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Home for the Holidays

Broadway gets a program of Christmas songs performed by television singing competition figures.  Danny Aiello enlivens this short, slick and innocuous show.

The Cast of “Home for the Holidays” (Photo credit: Carol Rosegg)

Darryl Reilly

Darryl Reilly, Critic

Slick, innocuous and short, Home for the Holidays is a 75-minute program of Christmas songs.  They’re performed by an ensemble drawn from television singing competitions. Fans of that style of demonstrative vocalizing will be entertained.  Anyone else would benefit from a large, Sippy cup of wine to ameliorate the monotonous bombast on display.  Danny Aiello’s periodic, brief appearances are most welcome.

With a red scarf draped over the shoulders of his all-black attire, the magnetic, 84-year-old Mr. Aiello is physically limber as he reminisces about his improvised New York City childhood, sings “Silver Bells,” and dances during the finale.  Aiello’s smooth, old-time crooning and authentic persona that combines pugnaciousness and gentleness is an antidote to the hollow proceedings.

The Bachelorette’s Kaitlyn Bristowe is the event’s nominal host.  No writer is credited for the saccharine patter between the numbers.

American Idol winner Candice Glover, The Voice’s Josh Kaufman, America’s Got Talent’s Bianca Ryan and the attractive, married couple Peter Hollens and Evynne Hollens, who are popular on YouTube, comprise the youthful cast. They all bulldoze their way through more than 20 classics.  The vocal grandstanding is matched with overly expressive gestures and grimaces that invariably crush the meanings of the songs.

Evynne Hollens, Peter Hollens and Danny Aiello in a scene from “Home for the Holidays” (Photo credit: Carol Rosegg)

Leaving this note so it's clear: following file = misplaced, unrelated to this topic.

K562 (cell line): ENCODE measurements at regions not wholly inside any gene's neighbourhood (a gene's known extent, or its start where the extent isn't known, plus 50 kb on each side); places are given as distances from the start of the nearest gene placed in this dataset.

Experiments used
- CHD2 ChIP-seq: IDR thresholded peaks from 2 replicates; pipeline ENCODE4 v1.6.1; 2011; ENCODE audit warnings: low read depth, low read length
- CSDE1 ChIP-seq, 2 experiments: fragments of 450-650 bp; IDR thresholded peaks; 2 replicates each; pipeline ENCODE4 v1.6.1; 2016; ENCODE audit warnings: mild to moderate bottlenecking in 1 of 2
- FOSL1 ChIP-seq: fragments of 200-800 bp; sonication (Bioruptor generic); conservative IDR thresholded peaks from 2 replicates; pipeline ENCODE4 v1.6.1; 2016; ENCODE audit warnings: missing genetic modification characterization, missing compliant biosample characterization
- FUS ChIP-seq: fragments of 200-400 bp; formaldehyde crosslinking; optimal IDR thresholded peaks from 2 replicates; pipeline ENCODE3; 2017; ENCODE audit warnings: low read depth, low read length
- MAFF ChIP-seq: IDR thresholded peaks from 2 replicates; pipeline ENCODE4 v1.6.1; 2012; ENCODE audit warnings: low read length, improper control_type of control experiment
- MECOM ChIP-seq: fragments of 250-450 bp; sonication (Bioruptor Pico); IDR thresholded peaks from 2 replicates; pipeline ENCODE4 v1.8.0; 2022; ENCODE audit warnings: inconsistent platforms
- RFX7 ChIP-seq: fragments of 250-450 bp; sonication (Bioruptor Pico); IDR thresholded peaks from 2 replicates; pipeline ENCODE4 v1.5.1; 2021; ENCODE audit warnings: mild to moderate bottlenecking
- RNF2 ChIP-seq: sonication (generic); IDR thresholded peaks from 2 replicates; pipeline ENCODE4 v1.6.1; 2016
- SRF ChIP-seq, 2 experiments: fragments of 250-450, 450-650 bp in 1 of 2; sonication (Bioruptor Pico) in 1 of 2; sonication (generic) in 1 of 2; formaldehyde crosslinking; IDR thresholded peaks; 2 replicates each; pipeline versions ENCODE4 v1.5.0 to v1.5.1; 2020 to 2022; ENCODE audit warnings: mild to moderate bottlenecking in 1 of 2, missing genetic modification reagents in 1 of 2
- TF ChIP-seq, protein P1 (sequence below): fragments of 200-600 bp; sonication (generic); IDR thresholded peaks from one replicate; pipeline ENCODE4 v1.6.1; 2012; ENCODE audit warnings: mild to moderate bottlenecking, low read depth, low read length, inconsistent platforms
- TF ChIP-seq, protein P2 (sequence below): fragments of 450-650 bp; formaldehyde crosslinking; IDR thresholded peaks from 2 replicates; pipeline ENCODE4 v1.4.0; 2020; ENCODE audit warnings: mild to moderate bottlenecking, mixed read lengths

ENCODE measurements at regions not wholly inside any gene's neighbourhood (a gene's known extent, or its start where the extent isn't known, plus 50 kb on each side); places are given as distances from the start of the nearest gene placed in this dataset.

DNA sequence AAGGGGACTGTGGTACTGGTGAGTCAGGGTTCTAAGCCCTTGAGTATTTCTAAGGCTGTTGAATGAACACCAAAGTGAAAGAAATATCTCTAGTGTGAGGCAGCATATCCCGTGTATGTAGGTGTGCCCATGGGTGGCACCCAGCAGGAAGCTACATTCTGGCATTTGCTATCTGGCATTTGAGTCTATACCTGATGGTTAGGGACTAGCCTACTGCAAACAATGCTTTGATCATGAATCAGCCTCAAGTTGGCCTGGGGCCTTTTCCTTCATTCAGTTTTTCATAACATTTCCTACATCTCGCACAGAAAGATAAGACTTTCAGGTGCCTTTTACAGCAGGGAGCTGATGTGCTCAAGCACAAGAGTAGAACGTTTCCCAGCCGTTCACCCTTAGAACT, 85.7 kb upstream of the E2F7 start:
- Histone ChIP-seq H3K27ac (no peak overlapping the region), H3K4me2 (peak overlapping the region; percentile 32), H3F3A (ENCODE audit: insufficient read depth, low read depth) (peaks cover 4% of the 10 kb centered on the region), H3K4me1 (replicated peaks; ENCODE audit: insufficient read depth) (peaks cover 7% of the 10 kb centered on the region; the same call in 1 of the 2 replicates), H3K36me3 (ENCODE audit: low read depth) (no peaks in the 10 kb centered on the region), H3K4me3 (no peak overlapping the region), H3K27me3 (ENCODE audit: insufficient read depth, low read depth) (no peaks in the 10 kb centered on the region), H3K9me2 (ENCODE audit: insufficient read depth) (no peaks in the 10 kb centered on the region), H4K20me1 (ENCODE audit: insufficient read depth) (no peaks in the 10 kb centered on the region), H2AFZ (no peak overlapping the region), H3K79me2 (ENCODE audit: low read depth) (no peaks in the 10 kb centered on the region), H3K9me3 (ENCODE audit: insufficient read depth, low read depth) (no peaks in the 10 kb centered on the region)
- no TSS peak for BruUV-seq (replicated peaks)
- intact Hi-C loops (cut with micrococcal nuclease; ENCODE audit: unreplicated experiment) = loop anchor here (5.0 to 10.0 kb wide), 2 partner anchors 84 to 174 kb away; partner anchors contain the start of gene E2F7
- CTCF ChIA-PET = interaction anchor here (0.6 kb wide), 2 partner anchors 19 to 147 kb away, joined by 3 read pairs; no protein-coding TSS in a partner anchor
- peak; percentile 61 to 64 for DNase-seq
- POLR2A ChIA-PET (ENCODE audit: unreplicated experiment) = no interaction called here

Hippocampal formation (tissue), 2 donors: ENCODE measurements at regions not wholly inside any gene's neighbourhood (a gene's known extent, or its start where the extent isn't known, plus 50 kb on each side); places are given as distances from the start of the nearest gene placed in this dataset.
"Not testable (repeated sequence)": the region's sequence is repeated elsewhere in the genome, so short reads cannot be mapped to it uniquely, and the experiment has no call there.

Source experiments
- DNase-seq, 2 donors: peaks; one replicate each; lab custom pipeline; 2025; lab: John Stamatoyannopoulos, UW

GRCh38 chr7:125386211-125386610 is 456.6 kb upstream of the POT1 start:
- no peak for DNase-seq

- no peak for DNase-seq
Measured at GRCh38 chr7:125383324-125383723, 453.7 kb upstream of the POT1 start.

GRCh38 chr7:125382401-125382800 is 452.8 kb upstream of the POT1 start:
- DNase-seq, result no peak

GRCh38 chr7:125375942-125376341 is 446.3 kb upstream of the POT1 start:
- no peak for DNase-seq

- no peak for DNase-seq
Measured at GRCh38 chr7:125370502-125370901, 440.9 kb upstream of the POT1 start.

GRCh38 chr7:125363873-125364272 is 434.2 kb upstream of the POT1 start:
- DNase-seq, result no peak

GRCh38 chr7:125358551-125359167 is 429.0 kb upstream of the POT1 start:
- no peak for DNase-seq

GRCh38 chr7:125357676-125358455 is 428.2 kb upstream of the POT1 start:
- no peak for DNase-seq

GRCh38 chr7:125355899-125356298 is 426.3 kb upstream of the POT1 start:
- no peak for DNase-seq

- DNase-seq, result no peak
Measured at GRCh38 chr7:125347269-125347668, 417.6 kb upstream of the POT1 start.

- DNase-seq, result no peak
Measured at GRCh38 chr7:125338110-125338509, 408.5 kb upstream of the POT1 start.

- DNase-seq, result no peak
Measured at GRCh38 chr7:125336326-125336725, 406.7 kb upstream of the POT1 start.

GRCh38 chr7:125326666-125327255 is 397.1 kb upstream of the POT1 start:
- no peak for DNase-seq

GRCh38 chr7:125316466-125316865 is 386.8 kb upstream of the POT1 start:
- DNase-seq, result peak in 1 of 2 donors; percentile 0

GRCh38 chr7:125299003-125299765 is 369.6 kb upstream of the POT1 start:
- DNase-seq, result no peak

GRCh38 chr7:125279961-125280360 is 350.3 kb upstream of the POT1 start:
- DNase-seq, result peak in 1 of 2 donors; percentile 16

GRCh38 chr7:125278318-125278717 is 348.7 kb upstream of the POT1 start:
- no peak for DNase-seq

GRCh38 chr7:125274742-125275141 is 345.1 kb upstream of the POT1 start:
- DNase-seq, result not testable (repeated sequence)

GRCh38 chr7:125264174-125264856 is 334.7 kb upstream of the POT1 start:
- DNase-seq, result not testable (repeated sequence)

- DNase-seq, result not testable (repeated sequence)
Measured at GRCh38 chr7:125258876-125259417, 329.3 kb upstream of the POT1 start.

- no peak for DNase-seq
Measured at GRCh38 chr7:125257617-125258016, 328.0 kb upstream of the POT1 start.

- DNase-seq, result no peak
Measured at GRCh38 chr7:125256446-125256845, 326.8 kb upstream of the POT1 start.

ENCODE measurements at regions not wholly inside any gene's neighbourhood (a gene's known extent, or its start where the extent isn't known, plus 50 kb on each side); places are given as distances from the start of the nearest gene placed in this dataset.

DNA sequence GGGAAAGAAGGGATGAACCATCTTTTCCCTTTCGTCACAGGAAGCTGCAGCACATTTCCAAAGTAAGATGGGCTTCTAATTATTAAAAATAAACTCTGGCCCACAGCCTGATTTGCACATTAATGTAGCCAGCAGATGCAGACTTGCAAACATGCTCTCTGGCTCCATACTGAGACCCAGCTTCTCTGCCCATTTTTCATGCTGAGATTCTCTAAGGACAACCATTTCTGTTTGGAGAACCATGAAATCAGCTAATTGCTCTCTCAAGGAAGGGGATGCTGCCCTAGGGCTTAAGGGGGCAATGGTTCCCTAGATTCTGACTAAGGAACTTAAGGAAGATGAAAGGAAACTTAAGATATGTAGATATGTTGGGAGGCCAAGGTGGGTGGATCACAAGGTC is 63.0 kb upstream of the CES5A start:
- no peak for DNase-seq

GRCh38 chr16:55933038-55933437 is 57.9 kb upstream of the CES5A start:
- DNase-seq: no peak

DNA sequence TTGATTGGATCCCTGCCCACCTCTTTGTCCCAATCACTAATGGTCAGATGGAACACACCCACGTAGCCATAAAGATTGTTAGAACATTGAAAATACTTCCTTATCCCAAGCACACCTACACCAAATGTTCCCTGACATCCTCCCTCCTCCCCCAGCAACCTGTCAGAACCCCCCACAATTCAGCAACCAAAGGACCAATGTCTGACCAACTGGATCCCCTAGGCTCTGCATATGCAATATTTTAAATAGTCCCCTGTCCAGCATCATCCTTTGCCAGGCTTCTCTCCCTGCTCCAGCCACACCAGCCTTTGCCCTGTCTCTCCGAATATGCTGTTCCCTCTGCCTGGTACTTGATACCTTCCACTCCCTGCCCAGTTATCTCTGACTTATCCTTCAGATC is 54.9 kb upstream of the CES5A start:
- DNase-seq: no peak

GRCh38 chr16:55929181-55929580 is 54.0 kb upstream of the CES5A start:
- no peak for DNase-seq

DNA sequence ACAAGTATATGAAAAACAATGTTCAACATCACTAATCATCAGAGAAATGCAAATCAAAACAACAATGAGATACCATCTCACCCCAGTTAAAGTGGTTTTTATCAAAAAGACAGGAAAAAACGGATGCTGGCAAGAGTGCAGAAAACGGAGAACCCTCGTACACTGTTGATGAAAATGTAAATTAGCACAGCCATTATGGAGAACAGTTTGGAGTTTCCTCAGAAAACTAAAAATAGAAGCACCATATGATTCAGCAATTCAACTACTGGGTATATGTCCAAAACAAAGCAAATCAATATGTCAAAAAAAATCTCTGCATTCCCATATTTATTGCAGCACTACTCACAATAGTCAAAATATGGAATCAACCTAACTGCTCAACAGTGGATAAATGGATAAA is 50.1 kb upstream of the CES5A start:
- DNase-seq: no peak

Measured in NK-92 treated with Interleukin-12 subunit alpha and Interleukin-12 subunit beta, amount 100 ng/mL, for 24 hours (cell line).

“Do You Hear What I Hear,” “O Come All Ye Faithful,” “O Holy Night,” “All I Want for Christmas Is You,” and “Joy to the World” are among the perennials that get brisk and overblown treatments. There are also medleys and an original song.

The beauty and sadness of “The Little Drummer Boy” is egregiously obliterated by its characteristically, heavy-handed rendition sung by alternating cast members.

Wardrobe stylist James Brown III has the company change from formal, to red to glittery outfits.

Creative and musical director Jonathan Tessero and the band realize the familiar roster with liveliness and lush sentimentality. Luke Stafford on tenor saxophone and Addison Evans on baritone sax have some showy solos and a fun duet battle.  Enrique Sanchez on trumpet, Justin Rothberg on guitar, Winston Roye, on bass, Rodney Howard on drums, Justin Jones on percussion and Jacob Yates on cello are the rest of the accomplished troupe.

John Kaufman, Bianca Ryan and Candice Glover in a scene from “Home for the Holidays” (Photo credit: Carol Rosegg)

Mr. Tessero’s creative direction is a straightforward concert-style presentation of efficiently moving from one song to another, configured as solos and group numbers.  The basic scenic design of some large, white cut outs of Christmas trees and projected snowflakes on curtains is all an appropriate, festive visual accompaniment.

Bruce Landon Yauger’s sound design ably and loudly enhances the histrionics. Jason Kantrowitz’s lighting design proficiently conveys cheeriness and wistfulness with brightness and muted hues.

Depending on one’s sensibilities Home for the Holidays could be pleasant, seasonal fare or bring on a headache.

Home for the Holidays (through December 30, 2017)

Chart Breakers Live! and Michael J. Guccione

August Wilson Theatre, 245 West 52nd Street, in Manhattan

For tickets, call 877-250-2929 or visit http://www.holidaysonbroadway.com

Running time: 85 minutes with no intermission

Darryl Reilly
About Darryl Reilly (421 Articles)
A native New Yorker, Darryl Reilly graduated from NYU with a BFA in Cinema Studies. For the Broadway League, (formerly The League of American Theatres and Producers) he developed, and for five years conducted their Broadway Open House Tours, which took visitors through The Theatre District and into several Broadway theaters. He contributed to Broadway Musicals Show by Show: Sixth Edition (Applause Books). Since 2013, he has reviewed theater, cabaret, and concerts for Theaterscene.net.

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